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HPB Surgery
Volume 11 (2000), Issue 6, Pages 383-391
http://dx.doi.org/10.1155/2000/17619

Recognition of Intrabiliary Hepatic Metastases From Colorectal Adenocarcinoma

1Department of Surgery, Memorial Sloan – Kettering Cancer Center, New York, New York, USA
2Department of Pathology, Memorial Sloan – Kettering Cancer Center, New York, New York, USA
3Department of Radiology, Memorial Sloan – Kettering Cancer Center, New York, New York, USA
4Department of Medicine, Memorial Sloan – Kettering Cancer Center, New York, New York, USA
5Section of Surgical Oncology, Department of Surgery, West Virginia University, Morgantown, West Virginia, USA
6Department of Surgery, Memorial Sloan – Kettering Cancer Center, 1275 York Avenue, New York 10021, New York, USA

Received 16 May 1999; Accepted 25 October 1999

Copyright © 2000 Hindawi Publishing Corporation. This is an open access article distributed under the Creative Commons Attribution License, which permits unrestricted use, distribution, and reproduction in any medium, provided the original work is properly cited.

Abstract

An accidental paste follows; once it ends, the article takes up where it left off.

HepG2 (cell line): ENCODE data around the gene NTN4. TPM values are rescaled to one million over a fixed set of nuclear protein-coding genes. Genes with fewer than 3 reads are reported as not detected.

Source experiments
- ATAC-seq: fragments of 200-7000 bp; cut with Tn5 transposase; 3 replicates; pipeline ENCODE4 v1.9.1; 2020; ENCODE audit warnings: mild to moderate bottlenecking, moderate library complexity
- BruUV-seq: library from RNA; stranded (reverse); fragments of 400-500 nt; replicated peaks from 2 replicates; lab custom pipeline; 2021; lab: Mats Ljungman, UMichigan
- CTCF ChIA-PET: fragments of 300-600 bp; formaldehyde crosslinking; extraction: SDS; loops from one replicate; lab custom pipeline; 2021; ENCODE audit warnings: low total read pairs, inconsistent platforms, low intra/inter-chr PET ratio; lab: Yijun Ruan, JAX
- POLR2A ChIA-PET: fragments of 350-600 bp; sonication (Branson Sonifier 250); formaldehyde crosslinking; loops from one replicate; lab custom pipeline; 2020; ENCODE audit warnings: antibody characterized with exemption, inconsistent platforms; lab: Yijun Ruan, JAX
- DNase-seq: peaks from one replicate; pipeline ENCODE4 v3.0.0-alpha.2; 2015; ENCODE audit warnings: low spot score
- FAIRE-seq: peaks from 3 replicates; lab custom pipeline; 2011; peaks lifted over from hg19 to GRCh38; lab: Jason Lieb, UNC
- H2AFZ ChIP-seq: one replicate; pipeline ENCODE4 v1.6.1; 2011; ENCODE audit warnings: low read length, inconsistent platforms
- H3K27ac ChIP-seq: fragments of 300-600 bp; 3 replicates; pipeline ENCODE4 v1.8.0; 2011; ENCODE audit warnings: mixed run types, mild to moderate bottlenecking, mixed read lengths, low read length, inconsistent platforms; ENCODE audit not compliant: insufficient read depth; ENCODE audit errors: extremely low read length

Intrinsic involvement of bile ducts, by metastatic colorectal adenocarcinoma growing from within or invading the lumen of bile ducts, is not a well recognized pattern of tumor growth. Clinical, radiographic, operative, and histopathologic aspects of 15 patients with intrabiliary colorectal metastases were described. Fourteen patients were explored for possible hepatic resection. Two had jaundice, two radiographic evidence of an intrabiliary filling defect, 10 intraoperative evidence of intrabiliary tumor, and six microscopic evidence of intrabiliariy tumor. Eleven patients underwent hepatic resection. Five of the resected patients developed hepatic recurrence. Four patients were explored for possible repeat resection. One had jaundice, one radiographic evidence of an intrabiliary filling defect, all had intraoperative evidence of intrabiliary tumor, and three microscopic evidence of intrabiliary tumor. Three patients underwent repeat hepatic resection. All patients with preoperative jaundice and radiographic evidence of an intrabiliary filling defect were unresectable. Overall, actuarial five-year survival is 33% for those patients resected versus 0% for those not resected. Intraoperative recognition of intrabiliary tumor at exploration for hepatic resection was more common than clinical, radiographic, or histopathologic recognition. More diligent examination of resected liver tissue by the surgeon and pathologist may increase identification of bile duct involvement and aid in achieving adequate tumor clearance.